Saturday, October 31, 2015

Bhutan for Bhutan.

Bhutanese who have come down the generations of Bhutanese blood and hereditary lines may not share the fear and  hate for China that Indians or even Tibetans especially those living outside would feel. And likewise,  hereditary Bhutanese may also,  sensitively and sentimentally, be more protective of Bhutanese sovereignty viz a viz Indian strong arm influence than the later date Bhutanese citizens. I feel inherent sentiment is kind of different from adopted or inspired dedication.

The new leadership in Nepal is denying India from carving a little Indian State for Nepalese citizens of Indian origins in  southern belt of Nepal. If Nepal leaders fail then South Nepal will gradually become part of Indian Union. I expect Bhutanese democratic  leaders will also resist any attempt by India to carve out southern Bhutan. Therefore, I watch the event being played out in Nepal with thumping heart because it can give an indication of the future of sovereignty of small nations.

Some might say why would a non- entity be so concerned and moreover what can a non- entity like me do. Nothing really !  I know that. But a Bhutanese can exercise at least the freedom of wishful thinking. And that is what I am doing except I say it a bit aloud.

If one thinks beyond sentiment and just blind love of being sovereign, maybe majority of common people may not need to be preoccupied with sovereignty. I wonder what the true blood line of Sikkimese living in Sikkim  or Tibetans in Tibet really feel about living under a different line of rulers or political leaders. Are they economically better off or do they feel less fear or more fear of the authorities ? Do they miss the old  sovereignty and the old system or are the majority of the common people in the two countries content with the changes that had evolved ?

The construction progress of Samtse to Phuentsholing road is so silent now. The Amochu hydro project has been shelved.  In 1960 Bhutan could not have constructed the Thimphu Phuentsholing highway with out generous assistance from India. And today in 2015, Bhutan had to shelve the construction of the much needed Southern Highway that was funded by Asian Development Bank for " security reasons ". Whose security is  Bhutan concerned about. Many believe that the proposed Highway could have further strengthened  the security of Bhutan. At least we could  monitor who is entering the forests of South Bhutan: ULFA BODO Militants or Indian Soldiers through a " South Bhutan Highway Patrol ".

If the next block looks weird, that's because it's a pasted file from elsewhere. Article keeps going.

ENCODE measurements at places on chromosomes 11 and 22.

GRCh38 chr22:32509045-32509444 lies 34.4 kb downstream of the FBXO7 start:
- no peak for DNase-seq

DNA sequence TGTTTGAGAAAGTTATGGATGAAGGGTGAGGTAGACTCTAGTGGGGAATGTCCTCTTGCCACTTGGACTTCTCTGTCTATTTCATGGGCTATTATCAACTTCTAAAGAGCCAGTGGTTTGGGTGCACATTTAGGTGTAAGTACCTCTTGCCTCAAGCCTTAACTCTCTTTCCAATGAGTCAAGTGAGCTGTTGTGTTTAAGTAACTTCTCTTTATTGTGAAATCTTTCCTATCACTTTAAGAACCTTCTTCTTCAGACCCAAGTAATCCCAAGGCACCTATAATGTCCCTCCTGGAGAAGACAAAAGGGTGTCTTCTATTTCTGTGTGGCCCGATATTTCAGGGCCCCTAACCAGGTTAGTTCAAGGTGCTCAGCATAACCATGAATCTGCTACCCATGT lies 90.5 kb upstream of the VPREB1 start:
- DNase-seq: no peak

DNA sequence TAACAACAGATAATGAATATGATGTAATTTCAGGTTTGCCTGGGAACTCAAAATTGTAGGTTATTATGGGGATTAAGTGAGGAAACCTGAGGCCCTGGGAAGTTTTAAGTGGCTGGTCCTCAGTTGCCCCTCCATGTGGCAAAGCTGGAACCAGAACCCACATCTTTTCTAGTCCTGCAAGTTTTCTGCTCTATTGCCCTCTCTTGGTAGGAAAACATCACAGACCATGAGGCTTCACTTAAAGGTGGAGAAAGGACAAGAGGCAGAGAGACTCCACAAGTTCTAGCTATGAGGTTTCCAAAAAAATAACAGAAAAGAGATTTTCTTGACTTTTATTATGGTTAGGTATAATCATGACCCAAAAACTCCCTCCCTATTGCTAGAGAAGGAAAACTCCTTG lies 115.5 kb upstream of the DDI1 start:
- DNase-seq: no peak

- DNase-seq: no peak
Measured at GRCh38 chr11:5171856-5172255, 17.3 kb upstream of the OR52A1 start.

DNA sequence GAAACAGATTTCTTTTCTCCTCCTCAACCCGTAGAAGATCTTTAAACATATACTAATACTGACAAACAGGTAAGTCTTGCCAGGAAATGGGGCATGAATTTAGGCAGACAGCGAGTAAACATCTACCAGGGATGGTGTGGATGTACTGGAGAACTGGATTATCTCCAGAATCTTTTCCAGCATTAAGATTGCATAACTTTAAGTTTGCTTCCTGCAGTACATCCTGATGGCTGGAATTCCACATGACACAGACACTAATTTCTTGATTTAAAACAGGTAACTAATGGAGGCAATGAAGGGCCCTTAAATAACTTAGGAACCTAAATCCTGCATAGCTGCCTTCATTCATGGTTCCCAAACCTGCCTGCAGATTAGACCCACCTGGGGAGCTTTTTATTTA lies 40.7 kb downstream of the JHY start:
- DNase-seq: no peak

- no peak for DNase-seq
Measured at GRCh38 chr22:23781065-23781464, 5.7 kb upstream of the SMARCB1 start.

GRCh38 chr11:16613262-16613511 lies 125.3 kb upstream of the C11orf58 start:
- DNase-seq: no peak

Bhutan has come a long way in terms of economic and social  prosperity since 1907. In terms of Bhutanese national sovereignty,  what has been the tangible political progress since joining United Nations in 1971 ? In my humble mind, one giant step is the China Bhutan Border Treaty. And the other possibly even more important is the successful renegotiation of Indo Bhutan Treaty of 1949 by the Fourth King. A Treaty has value and validity when put in practice. Otherwise,  it is only as valuable as the paper that records it.

True respect and reverence for a leader lies in exercising national confidence and faith in the deed accomplished by a great leader.  This renegotiated Treaty was signed by the Bhutanese Fifth King and the President of India who was then the Minister of External Affairs of India. I did not know that Shri Pranab Mukherjee would become the President of India. Now that he is, this Treaty is even more significant because in a way, two Heads of Nations' signatures stand testimony to the commitments of India and Bhutan. There should not be ifs and buts in honouring the terms of the Treaty.  It was the Fourth King who renegotiated the 1949 Treaty with the Government of India. The King must have had an immediate reason and an end vision in so doing what he successfully undertook. The endeavour could not be for namesake. So why are we treating it like a namesake deed ?